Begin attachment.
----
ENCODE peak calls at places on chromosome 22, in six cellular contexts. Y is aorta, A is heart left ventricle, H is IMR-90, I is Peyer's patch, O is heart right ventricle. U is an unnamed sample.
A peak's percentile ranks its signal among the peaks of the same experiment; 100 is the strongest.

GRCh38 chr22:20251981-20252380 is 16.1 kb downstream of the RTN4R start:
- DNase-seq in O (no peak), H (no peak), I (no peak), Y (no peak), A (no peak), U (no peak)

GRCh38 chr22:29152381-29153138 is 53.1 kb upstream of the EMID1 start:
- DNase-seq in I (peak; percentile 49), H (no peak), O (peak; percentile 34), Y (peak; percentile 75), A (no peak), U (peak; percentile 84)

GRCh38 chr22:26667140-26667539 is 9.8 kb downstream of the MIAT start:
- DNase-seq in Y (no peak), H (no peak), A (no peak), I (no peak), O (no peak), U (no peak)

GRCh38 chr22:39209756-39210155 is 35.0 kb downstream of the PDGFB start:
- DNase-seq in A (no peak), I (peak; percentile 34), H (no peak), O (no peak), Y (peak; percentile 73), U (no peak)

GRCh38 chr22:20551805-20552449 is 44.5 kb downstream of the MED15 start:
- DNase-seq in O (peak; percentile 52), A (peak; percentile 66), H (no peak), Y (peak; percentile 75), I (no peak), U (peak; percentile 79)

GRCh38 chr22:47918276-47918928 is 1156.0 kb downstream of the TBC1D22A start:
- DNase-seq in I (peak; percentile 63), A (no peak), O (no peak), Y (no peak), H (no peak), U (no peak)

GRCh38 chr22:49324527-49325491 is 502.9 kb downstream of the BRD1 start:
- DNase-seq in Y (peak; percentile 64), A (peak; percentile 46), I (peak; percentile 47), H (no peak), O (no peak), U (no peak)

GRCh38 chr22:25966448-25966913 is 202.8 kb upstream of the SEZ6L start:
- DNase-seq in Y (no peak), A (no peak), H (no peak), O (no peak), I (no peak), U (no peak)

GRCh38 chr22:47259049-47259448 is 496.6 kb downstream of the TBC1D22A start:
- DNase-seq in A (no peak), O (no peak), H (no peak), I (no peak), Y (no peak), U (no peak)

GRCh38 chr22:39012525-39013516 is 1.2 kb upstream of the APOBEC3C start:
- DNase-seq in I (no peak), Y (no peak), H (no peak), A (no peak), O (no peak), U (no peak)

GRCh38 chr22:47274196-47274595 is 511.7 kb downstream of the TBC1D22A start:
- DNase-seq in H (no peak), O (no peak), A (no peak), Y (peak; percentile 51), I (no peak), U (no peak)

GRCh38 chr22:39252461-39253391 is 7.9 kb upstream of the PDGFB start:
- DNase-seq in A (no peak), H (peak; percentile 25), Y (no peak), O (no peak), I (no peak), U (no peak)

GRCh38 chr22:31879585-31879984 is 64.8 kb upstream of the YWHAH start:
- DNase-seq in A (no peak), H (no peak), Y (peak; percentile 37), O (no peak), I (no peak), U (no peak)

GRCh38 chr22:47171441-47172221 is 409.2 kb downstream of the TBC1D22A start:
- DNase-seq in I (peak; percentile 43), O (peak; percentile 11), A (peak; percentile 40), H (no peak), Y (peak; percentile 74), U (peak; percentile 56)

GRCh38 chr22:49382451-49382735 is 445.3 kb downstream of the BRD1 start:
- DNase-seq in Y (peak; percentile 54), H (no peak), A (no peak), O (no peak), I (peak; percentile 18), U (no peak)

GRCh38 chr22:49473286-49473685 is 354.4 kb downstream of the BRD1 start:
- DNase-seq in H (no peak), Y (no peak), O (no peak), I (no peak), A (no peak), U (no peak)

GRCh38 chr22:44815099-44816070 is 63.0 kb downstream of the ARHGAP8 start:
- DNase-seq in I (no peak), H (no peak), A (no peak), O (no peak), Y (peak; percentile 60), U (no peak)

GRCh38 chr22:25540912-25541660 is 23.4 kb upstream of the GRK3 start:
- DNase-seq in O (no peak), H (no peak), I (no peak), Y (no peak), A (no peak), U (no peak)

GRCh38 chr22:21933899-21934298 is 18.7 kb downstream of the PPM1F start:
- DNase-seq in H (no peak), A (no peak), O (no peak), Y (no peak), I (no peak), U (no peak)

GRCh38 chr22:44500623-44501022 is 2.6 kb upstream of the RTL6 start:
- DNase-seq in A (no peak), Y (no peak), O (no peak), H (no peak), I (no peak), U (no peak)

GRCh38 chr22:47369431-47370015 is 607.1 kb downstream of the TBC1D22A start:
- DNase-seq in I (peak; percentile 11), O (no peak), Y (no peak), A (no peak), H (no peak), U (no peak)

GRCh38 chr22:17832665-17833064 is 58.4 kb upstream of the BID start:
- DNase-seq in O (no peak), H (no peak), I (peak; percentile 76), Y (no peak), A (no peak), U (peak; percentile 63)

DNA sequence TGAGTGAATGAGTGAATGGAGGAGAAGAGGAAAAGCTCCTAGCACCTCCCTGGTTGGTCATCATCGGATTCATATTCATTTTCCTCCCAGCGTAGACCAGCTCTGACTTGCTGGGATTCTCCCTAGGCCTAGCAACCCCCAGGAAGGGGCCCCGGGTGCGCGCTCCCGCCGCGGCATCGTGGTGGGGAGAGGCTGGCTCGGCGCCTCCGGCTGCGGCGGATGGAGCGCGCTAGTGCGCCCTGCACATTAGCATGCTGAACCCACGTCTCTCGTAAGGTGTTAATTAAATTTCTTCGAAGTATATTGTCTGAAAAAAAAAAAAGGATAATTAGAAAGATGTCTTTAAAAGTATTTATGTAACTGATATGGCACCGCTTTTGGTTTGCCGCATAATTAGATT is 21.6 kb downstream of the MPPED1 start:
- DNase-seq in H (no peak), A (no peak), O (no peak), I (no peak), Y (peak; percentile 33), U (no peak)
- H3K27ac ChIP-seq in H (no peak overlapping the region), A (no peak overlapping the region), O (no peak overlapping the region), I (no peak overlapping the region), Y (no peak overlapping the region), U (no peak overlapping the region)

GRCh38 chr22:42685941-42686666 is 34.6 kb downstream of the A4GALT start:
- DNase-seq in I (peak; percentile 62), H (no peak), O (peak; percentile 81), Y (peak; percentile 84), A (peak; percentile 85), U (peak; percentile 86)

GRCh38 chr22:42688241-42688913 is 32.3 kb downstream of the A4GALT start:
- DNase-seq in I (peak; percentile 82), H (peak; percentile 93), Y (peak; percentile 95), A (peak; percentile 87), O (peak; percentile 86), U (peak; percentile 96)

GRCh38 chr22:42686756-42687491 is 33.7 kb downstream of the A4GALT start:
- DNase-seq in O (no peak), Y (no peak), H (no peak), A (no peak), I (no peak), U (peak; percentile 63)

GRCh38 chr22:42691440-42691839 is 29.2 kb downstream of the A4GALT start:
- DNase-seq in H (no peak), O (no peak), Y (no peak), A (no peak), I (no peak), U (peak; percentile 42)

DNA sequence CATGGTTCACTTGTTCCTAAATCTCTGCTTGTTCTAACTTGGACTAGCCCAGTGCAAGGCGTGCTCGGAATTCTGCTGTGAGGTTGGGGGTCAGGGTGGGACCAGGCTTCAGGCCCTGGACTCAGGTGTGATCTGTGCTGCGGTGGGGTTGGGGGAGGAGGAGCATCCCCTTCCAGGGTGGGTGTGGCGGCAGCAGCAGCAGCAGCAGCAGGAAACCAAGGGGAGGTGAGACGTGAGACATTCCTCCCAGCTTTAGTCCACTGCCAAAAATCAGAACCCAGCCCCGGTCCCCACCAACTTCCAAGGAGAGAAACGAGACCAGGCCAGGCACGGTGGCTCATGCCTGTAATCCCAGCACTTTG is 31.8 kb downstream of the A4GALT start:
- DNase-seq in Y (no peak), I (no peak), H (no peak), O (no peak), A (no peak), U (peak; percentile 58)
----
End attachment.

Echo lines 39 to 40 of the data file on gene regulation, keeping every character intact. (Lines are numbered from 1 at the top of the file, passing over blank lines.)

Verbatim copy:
GRCh38 chr22:21933899-21934298 is 18.7 kb downstream of the PPM1F start:
- DNase-seq in H (no peak), A (no peak), O (no peak), Y (no peak), I (no peak), U (no peak)